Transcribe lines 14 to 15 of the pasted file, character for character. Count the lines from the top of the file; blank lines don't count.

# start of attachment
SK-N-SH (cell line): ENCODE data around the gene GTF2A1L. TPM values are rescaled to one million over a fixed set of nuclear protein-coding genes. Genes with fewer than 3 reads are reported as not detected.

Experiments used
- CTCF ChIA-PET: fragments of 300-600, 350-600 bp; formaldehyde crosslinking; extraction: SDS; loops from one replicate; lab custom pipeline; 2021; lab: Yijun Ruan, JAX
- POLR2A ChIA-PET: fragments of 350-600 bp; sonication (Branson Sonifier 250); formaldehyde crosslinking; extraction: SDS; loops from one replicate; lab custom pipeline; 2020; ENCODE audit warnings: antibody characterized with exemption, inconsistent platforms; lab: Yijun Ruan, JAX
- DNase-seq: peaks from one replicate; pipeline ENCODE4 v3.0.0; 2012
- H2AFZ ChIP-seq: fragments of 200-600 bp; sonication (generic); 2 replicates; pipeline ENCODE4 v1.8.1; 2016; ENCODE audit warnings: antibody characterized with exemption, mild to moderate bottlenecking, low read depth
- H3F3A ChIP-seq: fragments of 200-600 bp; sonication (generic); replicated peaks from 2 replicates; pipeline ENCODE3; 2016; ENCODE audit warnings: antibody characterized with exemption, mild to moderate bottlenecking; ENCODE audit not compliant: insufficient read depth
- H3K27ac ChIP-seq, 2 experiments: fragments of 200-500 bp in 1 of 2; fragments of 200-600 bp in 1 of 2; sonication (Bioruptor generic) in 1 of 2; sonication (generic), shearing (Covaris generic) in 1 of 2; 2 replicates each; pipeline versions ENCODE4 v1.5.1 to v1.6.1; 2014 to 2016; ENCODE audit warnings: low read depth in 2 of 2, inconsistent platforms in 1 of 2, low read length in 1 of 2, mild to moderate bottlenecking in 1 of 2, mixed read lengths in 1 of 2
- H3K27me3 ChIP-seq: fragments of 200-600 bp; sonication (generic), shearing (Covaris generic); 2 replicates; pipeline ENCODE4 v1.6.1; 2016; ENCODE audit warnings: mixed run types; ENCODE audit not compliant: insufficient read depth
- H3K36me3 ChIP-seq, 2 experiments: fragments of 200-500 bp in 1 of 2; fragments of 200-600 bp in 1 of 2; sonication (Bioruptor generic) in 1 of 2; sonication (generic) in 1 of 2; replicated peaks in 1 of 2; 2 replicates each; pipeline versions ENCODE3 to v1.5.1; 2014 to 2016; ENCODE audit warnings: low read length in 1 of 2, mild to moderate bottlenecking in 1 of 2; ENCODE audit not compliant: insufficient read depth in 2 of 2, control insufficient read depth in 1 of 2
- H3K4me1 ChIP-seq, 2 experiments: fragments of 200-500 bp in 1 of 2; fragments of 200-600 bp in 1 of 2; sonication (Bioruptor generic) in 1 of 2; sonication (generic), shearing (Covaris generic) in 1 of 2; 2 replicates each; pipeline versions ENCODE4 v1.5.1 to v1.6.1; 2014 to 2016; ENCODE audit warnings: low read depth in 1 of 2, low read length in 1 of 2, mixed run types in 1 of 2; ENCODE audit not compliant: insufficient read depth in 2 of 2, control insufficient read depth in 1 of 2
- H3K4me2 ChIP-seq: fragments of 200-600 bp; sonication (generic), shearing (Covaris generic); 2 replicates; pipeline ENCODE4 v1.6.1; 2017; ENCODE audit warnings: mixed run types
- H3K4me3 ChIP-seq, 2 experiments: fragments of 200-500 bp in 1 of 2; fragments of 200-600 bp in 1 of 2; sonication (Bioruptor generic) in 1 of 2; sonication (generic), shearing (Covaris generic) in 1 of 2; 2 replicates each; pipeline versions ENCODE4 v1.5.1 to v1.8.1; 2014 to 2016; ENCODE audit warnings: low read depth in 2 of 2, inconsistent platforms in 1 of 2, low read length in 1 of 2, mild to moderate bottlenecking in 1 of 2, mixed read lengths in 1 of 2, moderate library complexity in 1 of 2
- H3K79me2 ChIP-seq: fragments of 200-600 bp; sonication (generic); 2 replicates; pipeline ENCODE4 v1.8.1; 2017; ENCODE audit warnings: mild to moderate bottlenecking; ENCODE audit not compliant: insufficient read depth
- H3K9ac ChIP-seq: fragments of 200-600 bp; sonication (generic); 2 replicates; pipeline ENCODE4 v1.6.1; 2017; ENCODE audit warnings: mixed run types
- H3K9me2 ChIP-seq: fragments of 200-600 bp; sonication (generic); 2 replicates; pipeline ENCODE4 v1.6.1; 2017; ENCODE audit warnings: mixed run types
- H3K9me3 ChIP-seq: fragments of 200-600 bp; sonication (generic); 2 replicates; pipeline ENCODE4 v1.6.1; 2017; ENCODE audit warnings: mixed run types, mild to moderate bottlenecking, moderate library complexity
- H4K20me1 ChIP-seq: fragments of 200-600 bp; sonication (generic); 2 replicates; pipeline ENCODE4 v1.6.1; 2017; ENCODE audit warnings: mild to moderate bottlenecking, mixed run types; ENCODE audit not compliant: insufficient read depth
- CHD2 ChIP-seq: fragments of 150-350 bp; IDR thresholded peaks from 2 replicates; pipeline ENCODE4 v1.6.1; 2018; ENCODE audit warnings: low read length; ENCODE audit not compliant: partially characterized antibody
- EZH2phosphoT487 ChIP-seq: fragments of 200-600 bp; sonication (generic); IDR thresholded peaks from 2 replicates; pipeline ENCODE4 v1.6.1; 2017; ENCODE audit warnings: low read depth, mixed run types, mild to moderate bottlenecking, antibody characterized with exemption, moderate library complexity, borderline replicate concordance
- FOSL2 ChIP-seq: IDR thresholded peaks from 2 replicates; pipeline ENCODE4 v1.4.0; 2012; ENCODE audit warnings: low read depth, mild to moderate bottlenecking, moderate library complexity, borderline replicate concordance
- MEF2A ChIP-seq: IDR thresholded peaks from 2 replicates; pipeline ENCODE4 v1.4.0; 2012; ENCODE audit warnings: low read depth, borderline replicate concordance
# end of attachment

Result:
- H3K79me2 ChIP-seq: fragments of 200-600 bp; sonication (generic); 2 replicates; pipeline ENCODE4 v1.8.1; 2017; ENCODE audit warnings: mild to moderate bottlenecking; ENCODE audit not compliant: insufficient read depth
- H3K9ac ChIP-seq: fragments of 200-600 bp; sonication (generic); 2 replicates; pipeline ENCODE4 v1.6.1; 2017; ENCODE audit warnings: mixed run types